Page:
Do Heat up You Conditioner

It might sound peculiar to you, but recent studies have shown that heating up conditioner before use, doubles its effects.  It does not only make hair smooth and supple but also make them super strong if your product has essential proteins.

According to the article, Natural Haven, heating up conditioner up to 95 degrees F (35 degrees C) increases its effectiveness. It speeds up adsorption-adhesion of active components on hair. In other words, warm conditioner always works better on your hair.

Tip:  Heating the product in hot water instead of microwave gives a better result.

Do Alternate

Maintaining a proper balance between protein and moisture is a key to healthier hair.  Alternating the deep conditioning sessions does wonder for your hair. It does not only nourishes hair follicles to make them fit and soft, but it minimizes split ends and stimulates hair growth and retention.

For softness and moisture, try applying the deep conditioner that contains emollient butter, fatty alcohols like Cetearyl,  cetyl, stearyl, humectants like aloe vera, ceramides, and glycerine. For protein treatment, go for hydrolyzed proteins, keratin, amino acids, and henna.

Don’ts

Don’t Overdo Deep Conditioning

The more you let it stay on hair, the more it will benefit you, is nothing but a myth. Both hair experts and researchers suggest that deep conditioning for long hours is detrimental for your hair health.  The maximum capacity of a good conditioner to begin its work is 15 to 20 minutes, and if it is taking more than that, it is time you need to ditch this product for the more effective one.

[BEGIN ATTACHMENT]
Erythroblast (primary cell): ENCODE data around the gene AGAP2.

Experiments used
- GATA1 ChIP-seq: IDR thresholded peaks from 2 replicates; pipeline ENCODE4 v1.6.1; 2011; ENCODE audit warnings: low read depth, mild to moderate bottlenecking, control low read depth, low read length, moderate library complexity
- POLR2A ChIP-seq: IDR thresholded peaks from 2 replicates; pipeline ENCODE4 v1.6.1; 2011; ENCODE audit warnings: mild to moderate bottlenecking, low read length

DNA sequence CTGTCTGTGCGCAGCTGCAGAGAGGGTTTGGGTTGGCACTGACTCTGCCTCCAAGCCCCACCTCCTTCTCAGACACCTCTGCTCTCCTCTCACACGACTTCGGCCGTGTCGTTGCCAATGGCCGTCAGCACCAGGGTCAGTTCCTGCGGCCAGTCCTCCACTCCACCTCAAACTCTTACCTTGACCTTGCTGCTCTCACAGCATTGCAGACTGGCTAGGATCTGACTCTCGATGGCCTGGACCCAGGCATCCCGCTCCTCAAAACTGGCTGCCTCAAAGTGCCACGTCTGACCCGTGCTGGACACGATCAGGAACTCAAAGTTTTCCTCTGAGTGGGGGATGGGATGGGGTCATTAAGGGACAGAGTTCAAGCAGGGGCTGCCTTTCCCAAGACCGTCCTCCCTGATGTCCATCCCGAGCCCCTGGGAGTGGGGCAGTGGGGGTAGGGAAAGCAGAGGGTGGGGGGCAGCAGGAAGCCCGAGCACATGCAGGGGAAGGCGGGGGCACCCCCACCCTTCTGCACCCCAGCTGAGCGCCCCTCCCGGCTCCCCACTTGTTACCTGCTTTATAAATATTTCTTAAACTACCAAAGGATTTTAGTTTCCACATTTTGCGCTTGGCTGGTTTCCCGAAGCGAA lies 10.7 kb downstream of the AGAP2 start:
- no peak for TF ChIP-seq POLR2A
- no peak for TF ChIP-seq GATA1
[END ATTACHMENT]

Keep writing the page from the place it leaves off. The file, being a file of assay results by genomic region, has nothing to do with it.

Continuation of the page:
To make the matter worst, over conditioning results in weak, mushy hair that has fragile keratin coating known as hygral fatigue.

Don’t Multi-task

Using your deep conditioner as a leave-in or co-wash product is a big no-no. Deep conditioners contain a unique formula to moisturize hair. It has a high concentration of cationic surfactants that may harm hair if its uses as co-wash frequently.

Don’t Store Your Deep Conditioner for a Long Time

Being price savvy is good, but storing your deep conditioners for more than two weeks may turn this Holy Grail into horror. Whether you apply a DIY mix of DC or make a mixture of your favorite conditioners, keeping it in storage for long-term is not a good idea for your health.

Don’t Waste Your Money

Fatty alcohol, emollients, gentle surfactant, water, and hydrolyzed protein are the essential ingredients, which your DC must contain.  Do not waste your money on buying expensive products because of marketing gimmicks.  If your conditioner does not have these ingredients, spending a lot of money is not the wisest thing to do.

Bottom Line

Overall, deep conditioners are a convenient way to keep your tresses in good shape. It requires you to consider its dos and don’ts for a long-term effect. With the help of tips above, you can not only enhance the growth and look of your hair, but also protect your locks from the harmful effects of over conditioning.